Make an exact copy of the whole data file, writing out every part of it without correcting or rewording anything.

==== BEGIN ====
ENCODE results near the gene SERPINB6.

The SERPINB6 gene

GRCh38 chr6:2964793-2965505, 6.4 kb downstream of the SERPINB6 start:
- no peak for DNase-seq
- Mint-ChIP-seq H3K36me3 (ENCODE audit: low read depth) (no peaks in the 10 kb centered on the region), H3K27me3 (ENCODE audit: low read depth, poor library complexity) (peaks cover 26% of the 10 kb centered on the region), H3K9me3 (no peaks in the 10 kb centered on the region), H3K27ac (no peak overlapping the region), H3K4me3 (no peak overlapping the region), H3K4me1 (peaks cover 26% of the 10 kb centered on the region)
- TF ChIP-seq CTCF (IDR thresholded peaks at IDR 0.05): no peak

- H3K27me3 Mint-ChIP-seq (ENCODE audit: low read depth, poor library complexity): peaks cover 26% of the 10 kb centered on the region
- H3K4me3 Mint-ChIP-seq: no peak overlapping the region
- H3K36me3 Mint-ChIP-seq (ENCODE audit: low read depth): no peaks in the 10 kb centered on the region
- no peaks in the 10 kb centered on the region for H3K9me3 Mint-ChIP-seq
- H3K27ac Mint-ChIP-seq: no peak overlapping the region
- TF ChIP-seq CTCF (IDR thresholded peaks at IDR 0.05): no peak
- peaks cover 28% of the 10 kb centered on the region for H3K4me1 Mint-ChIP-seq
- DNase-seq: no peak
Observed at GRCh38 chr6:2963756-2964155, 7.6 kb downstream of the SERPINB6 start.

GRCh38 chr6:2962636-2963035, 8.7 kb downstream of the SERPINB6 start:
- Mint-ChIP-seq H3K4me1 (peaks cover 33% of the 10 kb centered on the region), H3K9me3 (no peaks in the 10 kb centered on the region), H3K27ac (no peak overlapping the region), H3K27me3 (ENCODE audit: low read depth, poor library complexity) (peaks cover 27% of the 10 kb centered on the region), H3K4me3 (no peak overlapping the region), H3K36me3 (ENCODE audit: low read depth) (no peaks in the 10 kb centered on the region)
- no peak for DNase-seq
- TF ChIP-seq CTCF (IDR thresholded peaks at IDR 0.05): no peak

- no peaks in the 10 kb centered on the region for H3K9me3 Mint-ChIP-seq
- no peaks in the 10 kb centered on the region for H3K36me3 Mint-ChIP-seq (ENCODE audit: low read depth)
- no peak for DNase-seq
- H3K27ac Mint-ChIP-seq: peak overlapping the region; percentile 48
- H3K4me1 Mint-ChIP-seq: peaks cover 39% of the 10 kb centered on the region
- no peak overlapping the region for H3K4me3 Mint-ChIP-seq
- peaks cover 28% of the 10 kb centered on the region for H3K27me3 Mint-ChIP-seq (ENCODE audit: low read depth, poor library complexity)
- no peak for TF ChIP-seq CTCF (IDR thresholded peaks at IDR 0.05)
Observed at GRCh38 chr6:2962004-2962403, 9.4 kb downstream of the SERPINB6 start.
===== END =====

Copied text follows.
ENCODE results near the gene SERPINB6.

The SERPINB6 gene

GRCh38 chr6:2964793-2965505, 6.4 kb downstream of the SERPINB6 start:
- no peak for DNase-seq
- Mint-ChIP-seq H3K36me3 (ENCODE audit: low read depth) (no peaks in the 10 kb centered on the region), H3K27me3 (ENCODE audit: low read depth, poor library complexity) (peaks cover 26% of the 10 kb centered on the region), H3K9me3 (no peaks in the 10 kb centered on the region), H3K27ac (no peak overlapping the region), H3K4me3 (no peak overlapping the region), H3K4me1 (peaks cover 26% of the 10 kb centered on the region)
- TF ChIP-seq CTCF (IDR thresholded peaks at IDR 0.05): no peak

- H3K27me3 Mint-ChIP-seq (ENCODE audit: low read depth, poor library complexity): peaks cover 26% of the 10 kb centered on the region
- H3K4me3 Mint-ChIP-seq: no peak overlapping the region
- H3K36me3 Mint-ChIP-seq (ENCODE audit: low read depth): no peaks in the 10 kb centered on the region
- no peaks in the 10 kb centered on the region for H3K9me3 Mint-ChIP-seq
- H3K27ac Mint-ChIP-seq: no peak overlapping the region
- TF ChIP-seq CTCF (IDR thresholded peaks at IDR 0.05): no peak
- peaks cover 28% of the 10 kb centered on the region for H3K4me1 Mint-ChIP-seq
- DNase-seq: no peak
Observed at GRCh38 chr6:2963756-2964155, 7.6 kb downstream of the SERPINB6 start.

GRCh38 chr6:2962636-2963035, 8.7 kb downstream of the SERPINB6 start:
- Mint-ChIP-seq H3K4me1 (peaks cover 33% of the 10 kb centered on the region), H3K9me3 (no peaks in the 10 kb centered on the region), H3K27ac (no peak overlapping the region), H3K27me3 (ENCODE audit: low read depth, poor library complexity) (peaks cover 27% of the 10 kb centered on the region), H3K4me3 (no peak overlapping the region), H3K36me3 (ENCODE audit: low read depth) (no peaks in the 10 kb centered on the region)
- no peak for DNase-seq
- TF ChIP-seq CTCF (IDR thresholded peaks at IDR 0.05): no peak

- no peaks in the 10 kb centered on the region for H3K9me3 Mint-ChIP-seq
- no peaks in the 10 kb centered on the region for H3K36me3 Mint-ChIP-seq (ENCODE audit: low read depth)
- no peak for DNase-seq
- H3K27ac Mint-ChIP-seq: peak overlapping the region; percentile 48
- H3K4me1 Mint-ChIP-seq: peaks cover 39% of the 10 kb centered on the region
- no peak overlapping the region for H3K4me3 Mint-ChIP-seq
- peaks cover 28% of the 10 kb centered on the region for H3K27me3 Mint-ChIP-seq (ENCODE audit: low read depth, poor library complexity)
- no peak for TF ChIP-seq CTCF (IDR thresholded peaks at IDR 0.05)
Observed at GRCh38 chr6:2962004-2962403, 9.4 kb downstream of the SERPINB6 start.